Transition

How We Transition Pediatric Patients To Adult Treatment

When it comes to transitioning your child from pediatric dental care to adult care, it can be not very clear. New routines, new dentists, and even new plan treatments can be emotionally stressful, especially while transitioning the many responsibilities of care from parents to their now new adults. However, your pediatric team is here to help, and we’re here to help clear up some confusion on the transition process and help better understand their policies when it comes to their care.

Understanding the Child-to-Adult Transition Process

Transitioning from pediatric to adult dental care should not be taken lightly. There are many challenges ahead that come with removing children from your dental insurance and encouraging them to seek out dental care independently. Statistics have shown that less than 50% of all patients nearing this stage were spoken to about the process, meaning that many new-to-be adults are left not knowing how to find dentists to care for their needs and find the insurance coverage they need can afford.

If you have a child reaching the age of 18 and need some tips on knowing what to do, then it’s time to speak with your medical care team about it. When speaking with your team, there are essential questions to ask them to help you prepare for these transitions, including:

  • What is their transitioning policy? Your medical team will let you know the time frame for when pediatric patients should transition to adult care. Their information should include how they’ll assist with the procedure and any legal changes that may occur.
  • Do they monitor the transitioning patient? Your medical team should have a system in place for tracking patients in their system who are nearing the appropriate age of adulthood. This system ensures that they are preparing for them to transition into their adult medical care. If not in place, most young adult patients may fail to get the assistance they need.
  • Do They Help With A Readiness Assessment? Readiness assessments prepare children to manage their care as they get older, and these assessments typically start around age 14. This period helps give them plenty of time to learn about their dental health and what they need to do once they reach 18.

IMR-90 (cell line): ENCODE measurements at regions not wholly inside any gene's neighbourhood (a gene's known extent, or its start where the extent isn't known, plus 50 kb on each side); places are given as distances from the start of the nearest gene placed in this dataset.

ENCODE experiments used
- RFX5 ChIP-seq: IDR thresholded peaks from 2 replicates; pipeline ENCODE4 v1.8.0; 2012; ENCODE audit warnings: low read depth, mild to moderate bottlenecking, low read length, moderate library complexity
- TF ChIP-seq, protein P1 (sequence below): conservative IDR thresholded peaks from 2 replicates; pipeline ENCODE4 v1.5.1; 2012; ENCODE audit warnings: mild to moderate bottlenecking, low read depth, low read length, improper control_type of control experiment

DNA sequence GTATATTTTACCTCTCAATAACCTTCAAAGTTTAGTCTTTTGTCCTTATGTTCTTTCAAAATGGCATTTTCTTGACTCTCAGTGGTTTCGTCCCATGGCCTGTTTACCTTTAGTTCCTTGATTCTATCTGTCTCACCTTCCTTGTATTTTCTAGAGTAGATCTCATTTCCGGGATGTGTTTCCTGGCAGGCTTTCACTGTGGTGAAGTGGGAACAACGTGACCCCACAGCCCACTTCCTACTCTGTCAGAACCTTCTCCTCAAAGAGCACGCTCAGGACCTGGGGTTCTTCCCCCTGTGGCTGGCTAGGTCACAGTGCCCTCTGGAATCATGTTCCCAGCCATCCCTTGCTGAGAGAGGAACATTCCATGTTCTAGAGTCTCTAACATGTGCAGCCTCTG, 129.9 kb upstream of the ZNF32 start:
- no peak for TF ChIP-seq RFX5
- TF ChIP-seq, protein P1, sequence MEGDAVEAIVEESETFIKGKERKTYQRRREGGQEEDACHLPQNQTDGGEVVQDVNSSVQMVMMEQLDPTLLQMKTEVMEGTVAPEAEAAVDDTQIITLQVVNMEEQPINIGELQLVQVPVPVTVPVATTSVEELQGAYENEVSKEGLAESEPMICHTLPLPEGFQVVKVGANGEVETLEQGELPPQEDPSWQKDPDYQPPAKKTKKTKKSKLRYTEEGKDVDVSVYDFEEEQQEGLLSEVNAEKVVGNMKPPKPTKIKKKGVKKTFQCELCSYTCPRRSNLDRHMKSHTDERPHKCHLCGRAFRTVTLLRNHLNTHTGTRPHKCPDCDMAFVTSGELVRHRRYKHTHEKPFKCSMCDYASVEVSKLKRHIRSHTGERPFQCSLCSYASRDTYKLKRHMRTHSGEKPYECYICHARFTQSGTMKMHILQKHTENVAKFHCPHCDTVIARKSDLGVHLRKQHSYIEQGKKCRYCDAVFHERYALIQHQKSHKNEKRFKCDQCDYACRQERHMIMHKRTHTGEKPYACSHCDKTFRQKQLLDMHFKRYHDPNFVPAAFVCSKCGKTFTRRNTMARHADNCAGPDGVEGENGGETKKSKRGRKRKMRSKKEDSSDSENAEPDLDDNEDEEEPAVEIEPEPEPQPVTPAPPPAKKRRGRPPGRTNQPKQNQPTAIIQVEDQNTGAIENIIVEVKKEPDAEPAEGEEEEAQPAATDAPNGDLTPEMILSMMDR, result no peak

Not all dental practices have this, but if you work with a pediatric dental team, they’ll most likely be able to inform you about how their transition process works and what their insurance policies should contain. Any particular dental concerns they may have would need to be seen by a specialist in the future. Most importantly, your young adult should be able to know about their health, including any cavities filled, previous orthodontic care, and other dental concerns that affect their future treatments.

Speak To Your Dentist To Learn About Their Policies

During these times, it’s essential to reach out to your dentist to find out what systems they have in place. By learning about these systems, your medical team can help your child transition to adult care. There may be a slight change needed for some families with many clinics, especially if they also work to provide adult dental care at their facility. In these cases, family dentists are an excellent example of a significant transition process because, through their care, they won’t require your child to seek additional treatment from a dentist they are unfamiliar with. If you have any more questions or concerns, the best place to learn more about transition processes is by reaching out to your pediatric dentist for a consultation today.

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